Keeping your body properly watered also supports your immune system — meaning you’ll get sick less often. Just as poor blood flow restricts distribution of goodies to the cells, it also hampers the removal of waste products from the body. As a result, Thalluri says, “Often chronically dehydrated people find that they get sick more frequently and remain sick for longer. Hydration is vital to assist in the elimination of toxins and other by-products of any illness. [When you’re dehydrated] it’s more difficult for the immune system to overcome an illness, resulting in decreased immunity.” This is why the doctor’s advice when you’re sick so often includes, ‘drink plenty of fluids’.
Have a cuppa!
So, can you drink anything other than water to count as ‘fluids’? You can count coffee, tea, milk, broth, miso soup, juice and more in your water tally.
However, we all know almost everything other than water also comes with kilojoules (or caffeine or salt). It’s also true that we get some water from fruit and vegetables, but that intake is much harder to calculate each day — so consider it a bonus!
Water, and in the vast majority of cases, plain tap water, is your best source of hydration. If you have trouble remembering to drink, try tying your daily drinking to some other activity.
For example, make it part of your routine to drink a glass of water when you wake up, and before each meal (this has the added benefit of dampening hunger); have a cup of tea in the afternoon, or drink a glass of water every time you leave the bathroom — it’ll soon become like washing your hands!
Now you’re looking good!
Have you’ve ever wondered what a beautician or beauty counter salesperson means when they say, ‘Oh, your skin is so dehydrated’? Usually, what he or she means is they’d like you to buy some moisturiser.
But it’s also true that being well-hydrated will assist you in maintaining youthful skin, at next to no cost.
“Prolonged dehydration can lead to wrinkling and drying of the skin. [Because it also] leads to immune cell dysfunction, you’ll have more infections generally, and also in the skin,” explains Thalluri.
“But hydrated skin is healthier skin, with fewer infections, and less flaking and cracking. With better blood supply, skin glows.” And we like the feeling and the look of that.
What’s the best way to drink water?
Glass is your best choice when you don’t need a mobile water supply says Professor Lang. This is because glass is non-reactive — it releases nothing of itself into the liquid it contains.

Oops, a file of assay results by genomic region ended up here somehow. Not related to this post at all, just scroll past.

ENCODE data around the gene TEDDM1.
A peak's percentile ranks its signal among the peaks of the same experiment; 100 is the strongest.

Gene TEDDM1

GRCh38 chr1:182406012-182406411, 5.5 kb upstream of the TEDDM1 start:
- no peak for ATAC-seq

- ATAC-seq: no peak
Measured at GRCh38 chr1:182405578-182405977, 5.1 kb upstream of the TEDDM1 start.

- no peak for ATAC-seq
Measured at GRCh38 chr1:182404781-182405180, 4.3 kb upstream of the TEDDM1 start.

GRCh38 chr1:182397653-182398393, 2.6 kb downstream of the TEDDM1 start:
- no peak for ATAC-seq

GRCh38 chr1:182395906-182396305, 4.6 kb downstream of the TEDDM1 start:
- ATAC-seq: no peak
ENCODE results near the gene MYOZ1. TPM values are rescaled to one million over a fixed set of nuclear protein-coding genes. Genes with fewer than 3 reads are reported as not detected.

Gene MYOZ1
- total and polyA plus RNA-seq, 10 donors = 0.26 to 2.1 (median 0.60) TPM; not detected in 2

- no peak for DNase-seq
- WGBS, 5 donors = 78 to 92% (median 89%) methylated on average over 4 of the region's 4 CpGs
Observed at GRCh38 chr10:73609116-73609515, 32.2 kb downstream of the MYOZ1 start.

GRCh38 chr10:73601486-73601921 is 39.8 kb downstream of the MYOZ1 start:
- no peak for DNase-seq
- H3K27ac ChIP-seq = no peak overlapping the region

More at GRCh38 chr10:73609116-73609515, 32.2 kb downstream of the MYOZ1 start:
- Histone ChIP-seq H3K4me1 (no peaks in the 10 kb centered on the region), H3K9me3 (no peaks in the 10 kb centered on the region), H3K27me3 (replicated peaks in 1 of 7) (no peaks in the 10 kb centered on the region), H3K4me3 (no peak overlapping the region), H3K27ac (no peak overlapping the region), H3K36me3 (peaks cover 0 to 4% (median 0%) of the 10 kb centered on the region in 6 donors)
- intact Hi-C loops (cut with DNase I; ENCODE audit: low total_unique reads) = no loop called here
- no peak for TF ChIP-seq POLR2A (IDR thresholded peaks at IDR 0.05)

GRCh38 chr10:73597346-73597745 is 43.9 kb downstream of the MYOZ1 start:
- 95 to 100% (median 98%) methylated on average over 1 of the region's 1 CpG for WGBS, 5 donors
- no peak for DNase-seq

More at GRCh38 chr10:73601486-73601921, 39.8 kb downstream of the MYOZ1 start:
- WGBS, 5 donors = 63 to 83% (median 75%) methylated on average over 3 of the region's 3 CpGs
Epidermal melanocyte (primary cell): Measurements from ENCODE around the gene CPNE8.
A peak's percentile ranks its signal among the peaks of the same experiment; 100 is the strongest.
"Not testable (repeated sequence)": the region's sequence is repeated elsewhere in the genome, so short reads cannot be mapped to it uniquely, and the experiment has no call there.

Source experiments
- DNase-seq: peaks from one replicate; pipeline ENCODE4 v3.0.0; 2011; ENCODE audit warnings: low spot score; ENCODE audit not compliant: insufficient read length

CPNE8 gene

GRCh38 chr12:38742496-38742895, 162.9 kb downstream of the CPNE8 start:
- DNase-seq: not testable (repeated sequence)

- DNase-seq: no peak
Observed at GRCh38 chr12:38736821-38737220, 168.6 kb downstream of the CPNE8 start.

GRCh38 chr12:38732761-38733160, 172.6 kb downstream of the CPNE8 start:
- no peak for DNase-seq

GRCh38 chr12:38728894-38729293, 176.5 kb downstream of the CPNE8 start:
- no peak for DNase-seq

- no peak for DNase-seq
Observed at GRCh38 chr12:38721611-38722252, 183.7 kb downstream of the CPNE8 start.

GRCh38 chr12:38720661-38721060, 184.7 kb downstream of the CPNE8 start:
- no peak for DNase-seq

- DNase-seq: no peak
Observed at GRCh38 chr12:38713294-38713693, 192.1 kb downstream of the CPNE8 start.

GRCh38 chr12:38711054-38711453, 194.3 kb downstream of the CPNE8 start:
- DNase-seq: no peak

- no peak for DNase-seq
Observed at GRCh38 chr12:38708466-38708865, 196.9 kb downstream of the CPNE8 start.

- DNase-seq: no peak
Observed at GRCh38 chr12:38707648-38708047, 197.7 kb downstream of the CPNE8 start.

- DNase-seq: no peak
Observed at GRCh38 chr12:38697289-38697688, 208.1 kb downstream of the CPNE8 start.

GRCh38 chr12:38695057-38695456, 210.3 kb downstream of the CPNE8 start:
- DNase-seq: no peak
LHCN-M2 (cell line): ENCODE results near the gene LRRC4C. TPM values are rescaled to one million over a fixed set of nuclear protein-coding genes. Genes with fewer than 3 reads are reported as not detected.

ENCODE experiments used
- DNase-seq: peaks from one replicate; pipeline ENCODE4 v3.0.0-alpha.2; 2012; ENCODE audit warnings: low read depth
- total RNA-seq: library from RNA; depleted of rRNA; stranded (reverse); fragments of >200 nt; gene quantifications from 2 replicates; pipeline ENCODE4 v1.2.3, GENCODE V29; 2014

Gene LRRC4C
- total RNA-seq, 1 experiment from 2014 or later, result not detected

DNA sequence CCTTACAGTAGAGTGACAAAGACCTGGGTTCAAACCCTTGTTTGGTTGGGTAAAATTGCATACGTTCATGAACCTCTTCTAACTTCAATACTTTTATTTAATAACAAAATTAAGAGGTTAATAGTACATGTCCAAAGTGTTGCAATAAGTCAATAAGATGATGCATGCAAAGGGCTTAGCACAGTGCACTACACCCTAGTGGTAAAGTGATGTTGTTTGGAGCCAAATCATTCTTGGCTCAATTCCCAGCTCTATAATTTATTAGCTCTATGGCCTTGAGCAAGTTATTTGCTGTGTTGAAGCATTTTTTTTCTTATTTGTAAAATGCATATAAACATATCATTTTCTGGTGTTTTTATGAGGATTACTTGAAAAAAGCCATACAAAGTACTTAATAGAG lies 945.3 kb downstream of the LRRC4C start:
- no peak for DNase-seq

For travelling, he then rates stainless steel as a better choice than aluminium, but both are often diluted with cheaper metals and telling them apart is almost impossible when you buy.
However, you don’t need to sweat over alarmist stories about plastic and metal drink bottles leaching toxic chemicals into water. Professor Lang adds the health risk from any of the frequently-used bottling materials is minimal.
“Our bodies don’t work like that,” he says, pointing out that our system is designed to eliminate toxins — a process helped by being properly hydrated. If you’re really concerned, the best plastic bottles to use are polyethylene or polypropylene (these have the recycling codes 2, 4 or 5 in the triangle on the bottom of the bottle.) The most important thing about any bottle? Keep it clean so it’s not a frog pond of bacteria.
What’s really in your water?
Where your water comes from, how far it has to travel to get to you and the state of the pipes it’s travelled through all contribute to the quality of the water that you’re drinking.
Australians supplied with ‘town’ water, can generally be confident that their water is safe to drink. Water suppliers use certain processes and filtration systems, and treat the water with disinfecting chemicals (usually chlorine). This is to kill dangerous bacteria (such as E. coli) both at the water treatment plant and on the way to your house. You may find the lingering taste or smell of chlorine in your water unpleasant enough to install a filter on your kitchen tap (but, healthwise, it’s not necessary).
Fluoride has also been added to Australian water since the 1960s and 70s, to reduce tooth decay in the population — and it’s been amazingly effective. The only doubt is we don’t know what long-term side-effects may emerge as a result of supplementing our water with fluoride, but evidence so far says that the benefits outweigh any potential risks.
The levels of trace elements, such as copper and iron, in your tap water can vary according to the age of your pipes (new pipes release more copper until a protective surface forms on the inside of the pipes over time), the sediment raised with surges in water pressure, and cracks in the piping. If you have concerns about your water, contact your local supplier. The websites of major suppliers around the country are a good source of information. For example, sydneywater.com.au offers daily water quality results; and watercorporation.com.au, which administers much of the water supply to Western Australian homes and businesses, provides information on what causes changes in the water supply, water sources and results of water-quality testing throughout the region.